Are you one of the many songwriters that love writing and coming up with new ideas all the time but hardly ever finish your songs?
Is the growing amount of unfinsihed songs on your computer starting to make you feel anxious and frustrated?
Then, go and read our 3 tips to overcome the procratsination cycle. To break the cycle we will look into the reasons for your not finishing songs you started. Let´s dive in:
1. Fear of failure
Maybe you are writing a vulnerable song you really feel connected with, but then, after over-analyzing and listening back to what you have got so far, doubts start creeping in. You might want your song to perfectly capture whatever it is you are writing about, so that other people instantly fall in love with it so that your being vulnerable “pays off”. The underlying problem is a fear of failure and being judged.
The solution: Mindset is important and I want you to mind this: There is no such thing as a formula in songwriting and the best songs are usually the ones that transport honest emotions. So, stop overthinking and just finish the song as best you can and do it for yourself, not for anyone out there. As you write the song, it is you and the song. If you have a fear of failure, then trying to write the song so to please the audience is a sure way to fail. Why? Songs are always subject to personal taste and even your most devoted fan, will not connect with every single song you write and that is OK! Make sure, YOU connect with your songs and are proud of them. Now, go and finish that song of yours! You owe your song the chance to be sung;)
2. Lack of Music Theory knowledge
You might feel like your songs are too simple and not sophisticated enough, because you are not a trained “professional” musician and don´t know how songwriting really works. Yes, you´ve got great ideas, but you immediately think that everyone could have come up with those. Who are you to think you are entitled to call yourself a songwriter.
Well, guess what! That´s exactly how songwriters feel and think. Embrace the insecurity and trust your intuition. Great music is made for everybody and not just for the most sophisticated jazz musicians. So, what makes you think your songs have to be innovative masterpieces? In fact, some of the best songs are super simple.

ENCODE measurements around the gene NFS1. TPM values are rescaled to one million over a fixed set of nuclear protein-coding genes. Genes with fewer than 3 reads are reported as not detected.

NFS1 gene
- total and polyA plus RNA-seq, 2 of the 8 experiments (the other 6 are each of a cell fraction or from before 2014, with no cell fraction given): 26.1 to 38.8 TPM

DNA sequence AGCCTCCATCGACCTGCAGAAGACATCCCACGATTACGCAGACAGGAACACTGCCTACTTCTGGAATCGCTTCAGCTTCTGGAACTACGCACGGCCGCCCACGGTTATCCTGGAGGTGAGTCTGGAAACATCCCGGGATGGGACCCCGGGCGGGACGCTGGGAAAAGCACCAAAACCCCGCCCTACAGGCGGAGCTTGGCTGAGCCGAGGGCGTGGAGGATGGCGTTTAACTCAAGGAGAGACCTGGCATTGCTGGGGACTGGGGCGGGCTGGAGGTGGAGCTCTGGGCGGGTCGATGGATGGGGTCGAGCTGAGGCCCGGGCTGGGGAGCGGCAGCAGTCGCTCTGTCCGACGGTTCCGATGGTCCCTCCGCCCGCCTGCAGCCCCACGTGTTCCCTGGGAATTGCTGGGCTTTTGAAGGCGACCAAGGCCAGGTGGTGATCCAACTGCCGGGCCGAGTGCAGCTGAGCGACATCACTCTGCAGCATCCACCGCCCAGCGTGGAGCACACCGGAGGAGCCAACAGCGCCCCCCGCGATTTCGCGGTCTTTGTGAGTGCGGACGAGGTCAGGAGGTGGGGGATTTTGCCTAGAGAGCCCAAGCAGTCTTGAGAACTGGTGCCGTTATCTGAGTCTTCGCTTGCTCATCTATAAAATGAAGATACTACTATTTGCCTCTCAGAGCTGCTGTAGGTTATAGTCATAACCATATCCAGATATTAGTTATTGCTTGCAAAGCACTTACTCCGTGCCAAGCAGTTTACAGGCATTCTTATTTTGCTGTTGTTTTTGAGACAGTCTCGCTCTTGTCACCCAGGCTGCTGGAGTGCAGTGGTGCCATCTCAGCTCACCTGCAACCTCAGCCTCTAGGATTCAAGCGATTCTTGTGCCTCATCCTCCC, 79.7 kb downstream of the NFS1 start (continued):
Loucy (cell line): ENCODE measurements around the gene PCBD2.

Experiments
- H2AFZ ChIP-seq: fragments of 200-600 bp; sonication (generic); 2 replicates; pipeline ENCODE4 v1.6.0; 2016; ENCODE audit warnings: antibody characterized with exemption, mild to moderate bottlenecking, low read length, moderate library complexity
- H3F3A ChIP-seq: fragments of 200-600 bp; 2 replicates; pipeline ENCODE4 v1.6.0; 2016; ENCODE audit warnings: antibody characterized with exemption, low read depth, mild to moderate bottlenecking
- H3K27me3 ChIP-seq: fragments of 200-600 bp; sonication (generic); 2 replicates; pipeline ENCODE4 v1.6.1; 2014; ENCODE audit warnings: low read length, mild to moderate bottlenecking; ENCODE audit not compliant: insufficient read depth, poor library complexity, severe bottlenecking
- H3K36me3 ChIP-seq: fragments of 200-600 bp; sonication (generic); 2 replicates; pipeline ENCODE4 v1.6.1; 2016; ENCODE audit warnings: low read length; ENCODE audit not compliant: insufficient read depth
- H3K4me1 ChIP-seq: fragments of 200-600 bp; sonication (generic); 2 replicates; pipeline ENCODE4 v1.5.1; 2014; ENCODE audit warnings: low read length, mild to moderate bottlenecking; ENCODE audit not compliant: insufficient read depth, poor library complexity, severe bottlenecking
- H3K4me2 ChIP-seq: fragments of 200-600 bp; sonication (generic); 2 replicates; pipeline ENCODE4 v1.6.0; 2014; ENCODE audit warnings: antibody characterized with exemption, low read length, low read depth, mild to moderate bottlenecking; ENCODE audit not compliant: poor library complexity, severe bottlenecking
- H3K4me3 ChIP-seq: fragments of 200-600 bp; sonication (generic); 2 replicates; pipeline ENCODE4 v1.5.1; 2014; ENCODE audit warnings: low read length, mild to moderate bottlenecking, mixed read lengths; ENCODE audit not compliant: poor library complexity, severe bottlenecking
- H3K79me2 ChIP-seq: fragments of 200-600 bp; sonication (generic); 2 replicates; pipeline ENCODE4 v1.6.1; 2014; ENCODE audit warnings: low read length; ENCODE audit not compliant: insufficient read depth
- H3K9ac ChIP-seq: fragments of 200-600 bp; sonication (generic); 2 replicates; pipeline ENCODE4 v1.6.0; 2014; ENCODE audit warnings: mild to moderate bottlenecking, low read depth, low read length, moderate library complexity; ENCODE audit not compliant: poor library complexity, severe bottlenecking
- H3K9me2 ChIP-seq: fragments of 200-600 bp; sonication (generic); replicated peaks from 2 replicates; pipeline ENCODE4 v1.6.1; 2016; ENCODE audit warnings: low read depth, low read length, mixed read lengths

And while learning about music theory is definitely beneficial if you are a professional songwriter, as it gets you places “faster”, it is not a requirement. You can write great songs without the knowledge of why certain chords fit together and which notes go in which scales. You might take a bit longer to craft your songs, but you can do it!
Also, keep in mind that even professional musicians sometimes learned to play by ear first and still rely on their ears mostly. So, relax and focus on your song´s message and not its DNA. Think of music as a language you grew up listening to! Music theory would be like the grammar. Helpful to understand it for sure, but you can learn a language without understanding the actual rules on a meta level.
Just let go of your self-sabotage and trust your ears and your creativity! Write for the joy of writing, not for the sake of proving you´re a great musician! This is hard to measure anyways! So what´s the point of beating yourself up!
3. You get bored too quickly
Maybe you are one of the people that like the challenge to come up with good song ideas, but once you´ve got a verse and a chorus down, you lose interest in writing further verses and a bridge? In your mind you´ve got the most important elements and are good to move on? Be aware that this is dopamine driven behavior. You are looking for the next exciting experience instead of sticking to a melody you already know (aka a verse pattern that now needs lyrics). Now, what if you found a way to make the experience of writing that second and third verse more fun?
One trick would be to take the verse you wrote – let´s say verse one – and put it in the position of verse number two. Now, you have to write a verse 1 that picks up earlier in the storyline. This could be fun. Another fun option would be to change the narrative by switching from 1st or second person narrative to third person narrative. How does that change the song? Find ways to “play” with your song. Playing is fun, work isn´t, right?;)
Hope that some of those tips help you get the juices flowing!
One last tip I have is to make a commitment. Maybe, book a “song critique”. That way, you HAVE to finish a song to actual send it in and get feedback. Some people do well, if they have a deadline that is mandatory. If you need such kind of a commitment, then cowriting might be something worth looking into as well! Maybe working in a team helps you get the job done;)
Happy writing! Let me know, what your biggest struggles are? Leave a comment below and come back soon!
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